Air dissipation in saline breast implants

Andres Schanzer, Granger Wong

Research output: Contribution to journalArticlepeer-review

2 Scopus citations


Residual air within saline breast implants can cause patient discomfort due to the mechanical and auditory effects of sloshing. Small amounts of air have no clinical significance, but if larger quantities are present and audible, the patient is reassured that the implant shell is gas-permeable and that the air will dissipate/diffuse. This study examined the time necessary for air dissipation in saline breast implants. Twelve McGhan style #68 saline breast implants were divided into two groups: group A, which included six implants with a size of 240 cc, and group B, which included six implants with a size of 270 cc. The implants were filled with room-temperature, intravenous, normal saline to their designated volumes, plus 30 cc of overfill. All air was evacuated, and each implant was inoculated with 5 cc of air. The implants were then submerged in a single tank of normal saline at 37°C, at a depth of 20.4 cm to replicate capillary pressure. Intragroup analysis showed the air bubble was absent in group A at an average of 35.3 days (variance = 4.13) and in group B at an average of 38.0 days (variance = 0). If audible intraluminal air is present in the clinical setting, the patient can be reassured that the problem will resolve in approximately 30 days or less.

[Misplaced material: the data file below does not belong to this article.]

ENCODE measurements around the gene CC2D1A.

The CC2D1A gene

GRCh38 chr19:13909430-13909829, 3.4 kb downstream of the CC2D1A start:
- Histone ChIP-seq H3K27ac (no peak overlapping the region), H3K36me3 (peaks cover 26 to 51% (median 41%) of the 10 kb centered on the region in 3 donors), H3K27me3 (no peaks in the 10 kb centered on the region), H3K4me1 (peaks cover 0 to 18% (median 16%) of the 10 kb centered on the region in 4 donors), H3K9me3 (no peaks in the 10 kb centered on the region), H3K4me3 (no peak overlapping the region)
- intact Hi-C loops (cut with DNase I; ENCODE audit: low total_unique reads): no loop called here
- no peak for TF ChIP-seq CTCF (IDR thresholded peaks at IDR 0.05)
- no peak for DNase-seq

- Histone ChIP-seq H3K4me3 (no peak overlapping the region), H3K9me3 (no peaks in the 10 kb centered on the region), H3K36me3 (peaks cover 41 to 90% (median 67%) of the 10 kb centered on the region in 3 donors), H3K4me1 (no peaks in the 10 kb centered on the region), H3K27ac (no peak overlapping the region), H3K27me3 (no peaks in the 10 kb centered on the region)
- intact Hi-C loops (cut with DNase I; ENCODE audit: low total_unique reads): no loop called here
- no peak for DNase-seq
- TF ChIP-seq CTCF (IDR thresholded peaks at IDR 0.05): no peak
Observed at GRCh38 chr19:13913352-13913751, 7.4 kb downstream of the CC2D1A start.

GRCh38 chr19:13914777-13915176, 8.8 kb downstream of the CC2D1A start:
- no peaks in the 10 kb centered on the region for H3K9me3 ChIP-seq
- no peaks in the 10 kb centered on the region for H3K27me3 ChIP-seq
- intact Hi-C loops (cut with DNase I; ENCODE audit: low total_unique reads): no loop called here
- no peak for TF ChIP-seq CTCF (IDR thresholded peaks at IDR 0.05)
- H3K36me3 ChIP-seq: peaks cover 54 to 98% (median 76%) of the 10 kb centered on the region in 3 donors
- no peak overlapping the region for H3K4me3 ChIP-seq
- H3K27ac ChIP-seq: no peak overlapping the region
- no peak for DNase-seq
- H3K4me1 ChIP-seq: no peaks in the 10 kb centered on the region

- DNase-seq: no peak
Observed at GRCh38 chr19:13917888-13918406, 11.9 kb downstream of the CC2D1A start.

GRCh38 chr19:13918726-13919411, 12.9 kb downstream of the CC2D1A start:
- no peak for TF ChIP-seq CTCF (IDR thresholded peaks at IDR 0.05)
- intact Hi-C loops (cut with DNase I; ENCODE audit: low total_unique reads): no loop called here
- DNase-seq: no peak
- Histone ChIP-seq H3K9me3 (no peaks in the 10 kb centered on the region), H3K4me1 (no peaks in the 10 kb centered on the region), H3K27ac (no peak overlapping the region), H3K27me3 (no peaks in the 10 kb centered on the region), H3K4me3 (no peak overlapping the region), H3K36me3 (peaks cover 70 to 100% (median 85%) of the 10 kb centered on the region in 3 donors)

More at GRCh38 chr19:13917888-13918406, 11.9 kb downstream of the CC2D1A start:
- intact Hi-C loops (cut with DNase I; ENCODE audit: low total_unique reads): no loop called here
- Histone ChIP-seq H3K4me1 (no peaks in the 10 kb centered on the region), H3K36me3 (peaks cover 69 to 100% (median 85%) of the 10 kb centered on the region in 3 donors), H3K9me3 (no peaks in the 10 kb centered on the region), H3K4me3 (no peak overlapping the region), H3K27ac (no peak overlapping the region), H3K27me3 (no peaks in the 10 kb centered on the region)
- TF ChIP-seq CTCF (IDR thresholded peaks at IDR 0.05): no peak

Original languageEnglish (US)
Pages (from-to)2238-2241
Number of pages4
JournalPlastic and Reconstructive Surgery
Issue number7
StatePublished - Jan 1 2002

ASJC Scopus subject areas

  • Surgery


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